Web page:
Citizens Union signaled they’re putting some muscle behind their criticisms, and focusing not just on “on criticizing government, but changing it in Albany,” according to their executive director, Dick Dadey.
In a speech last night at the Pierre Hotel right off Central Park, Dadey said, “We need to end the responsibility-ducking, ethically challenged culture, campaign cash influenced, closed-door deliberations, special interest driven, decision-making process that passes for Democracy in Albany.”
The crowd, which included a few state lawmakers, like Liz Krueger, and Assemblyman Dick Gottfried, applauded.
Dadey went on, saying they would “mount a campaign of New Yorkers to change Albany.” And not just “take out a position” and “talk to the press” but rather they will “engage and mobilize New Yorkers like never before in a campaign to change Albany.”
“It will be a campaign that is focused no longer on criticizing government, but changing it in Albany,” he said.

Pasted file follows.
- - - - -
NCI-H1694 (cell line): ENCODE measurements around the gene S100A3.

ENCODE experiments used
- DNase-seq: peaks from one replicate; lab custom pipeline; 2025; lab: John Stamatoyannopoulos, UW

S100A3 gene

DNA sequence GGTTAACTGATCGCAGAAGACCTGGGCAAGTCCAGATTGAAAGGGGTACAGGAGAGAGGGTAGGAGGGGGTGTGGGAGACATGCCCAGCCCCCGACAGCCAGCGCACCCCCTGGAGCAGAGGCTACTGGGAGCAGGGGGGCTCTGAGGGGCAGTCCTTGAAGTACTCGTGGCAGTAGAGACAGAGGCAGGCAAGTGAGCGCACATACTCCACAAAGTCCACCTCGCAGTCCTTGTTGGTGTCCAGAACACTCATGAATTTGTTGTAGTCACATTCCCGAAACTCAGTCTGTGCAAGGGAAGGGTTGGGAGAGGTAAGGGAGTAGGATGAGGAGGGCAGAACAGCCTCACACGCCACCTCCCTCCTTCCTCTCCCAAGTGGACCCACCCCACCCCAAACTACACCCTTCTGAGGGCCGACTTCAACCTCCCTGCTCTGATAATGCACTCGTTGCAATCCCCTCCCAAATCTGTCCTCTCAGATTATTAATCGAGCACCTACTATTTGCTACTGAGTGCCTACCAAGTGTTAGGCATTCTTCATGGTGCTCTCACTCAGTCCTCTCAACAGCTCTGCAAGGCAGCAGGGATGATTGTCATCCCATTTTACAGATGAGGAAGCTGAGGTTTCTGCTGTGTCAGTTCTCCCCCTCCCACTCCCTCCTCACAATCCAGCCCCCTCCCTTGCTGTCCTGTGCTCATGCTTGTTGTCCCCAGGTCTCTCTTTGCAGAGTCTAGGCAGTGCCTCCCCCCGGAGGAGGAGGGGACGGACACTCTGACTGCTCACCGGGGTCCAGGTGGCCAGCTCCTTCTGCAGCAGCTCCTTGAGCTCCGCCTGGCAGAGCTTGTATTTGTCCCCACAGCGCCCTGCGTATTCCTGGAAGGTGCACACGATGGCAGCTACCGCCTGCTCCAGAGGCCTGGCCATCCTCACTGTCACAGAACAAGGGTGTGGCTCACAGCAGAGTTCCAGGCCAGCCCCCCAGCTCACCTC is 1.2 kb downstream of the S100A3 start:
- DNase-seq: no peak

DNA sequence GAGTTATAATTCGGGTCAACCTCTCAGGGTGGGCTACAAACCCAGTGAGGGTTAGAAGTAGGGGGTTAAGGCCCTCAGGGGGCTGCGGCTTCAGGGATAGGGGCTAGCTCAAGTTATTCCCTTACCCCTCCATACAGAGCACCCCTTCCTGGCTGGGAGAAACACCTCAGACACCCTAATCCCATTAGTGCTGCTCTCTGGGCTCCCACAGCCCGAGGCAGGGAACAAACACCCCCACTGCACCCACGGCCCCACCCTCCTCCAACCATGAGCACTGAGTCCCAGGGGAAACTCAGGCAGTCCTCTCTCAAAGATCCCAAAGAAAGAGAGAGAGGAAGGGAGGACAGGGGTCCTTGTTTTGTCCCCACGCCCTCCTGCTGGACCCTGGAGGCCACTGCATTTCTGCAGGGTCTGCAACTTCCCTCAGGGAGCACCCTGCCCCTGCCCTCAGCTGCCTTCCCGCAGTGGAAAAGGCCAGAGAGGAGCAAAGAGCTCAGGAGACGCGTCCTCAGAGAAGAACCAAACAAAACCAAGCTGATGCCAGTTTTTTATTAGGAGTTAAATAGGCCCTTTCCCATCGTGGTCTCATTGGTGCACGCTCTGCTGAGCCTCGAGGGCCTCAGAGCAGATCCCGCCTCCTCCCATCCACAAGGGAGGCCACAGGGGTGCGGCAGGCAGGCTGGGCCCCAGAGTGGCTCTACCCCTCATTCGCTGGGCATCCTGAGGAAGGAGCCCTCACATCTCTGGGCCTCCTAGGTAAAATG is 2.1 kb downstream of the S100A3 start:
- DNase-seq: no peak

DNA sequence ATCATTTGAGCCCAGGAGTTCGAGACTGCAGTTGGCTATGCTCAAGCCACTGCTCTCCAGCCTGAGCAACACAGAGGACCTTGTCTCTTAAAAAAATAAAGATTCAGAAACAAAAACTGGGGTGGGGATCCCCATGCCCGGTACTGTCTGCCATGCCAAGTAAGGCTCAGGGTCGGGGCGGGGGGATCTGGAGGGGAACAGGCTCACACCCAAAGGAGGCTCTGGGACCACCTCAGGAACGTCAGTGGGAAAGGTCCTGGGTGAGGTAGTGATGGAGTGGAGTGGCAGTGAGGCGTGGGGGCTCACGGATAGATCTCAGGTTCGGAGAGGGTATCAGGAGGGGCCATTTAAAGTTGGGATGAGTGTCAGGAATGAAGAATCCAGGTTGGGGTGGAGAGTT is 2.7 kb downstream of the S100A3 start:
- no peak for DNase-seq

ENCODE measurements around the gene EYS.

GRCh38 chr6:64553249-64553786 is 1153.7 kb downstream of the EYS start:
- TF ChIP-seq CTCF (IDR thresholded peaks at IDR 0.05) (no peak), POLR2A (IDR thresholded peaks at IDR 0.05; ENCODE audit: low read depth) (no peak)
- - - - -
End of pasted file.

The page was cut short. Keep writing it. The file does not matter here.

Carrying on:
Among Dadey’s main complaints was gerrymandering, government transparency, and short-sighted fiscal policy-making.
Mayor Michael Bloomberg, whom the group endorsed for re-election, cracked a few jokes about judges breaking the Albany stalemate by affirming Richard Ravitch’s appointment as lieutenant governor.
“So, I guess that means we replaced three men in a room with seven judges in a room,” said Bloomberg, who referred to that as “judicial reform.” “Although, given the recent events in Albany, maybe judicial rule would be better.”
Former mayor Ed Koch said Citizens Union saved him from going to Albany when they backed his opponent in his race for Assembly.
“Had I won, I’d still be in Albany. Nobody ever throws those bums out,” he said.
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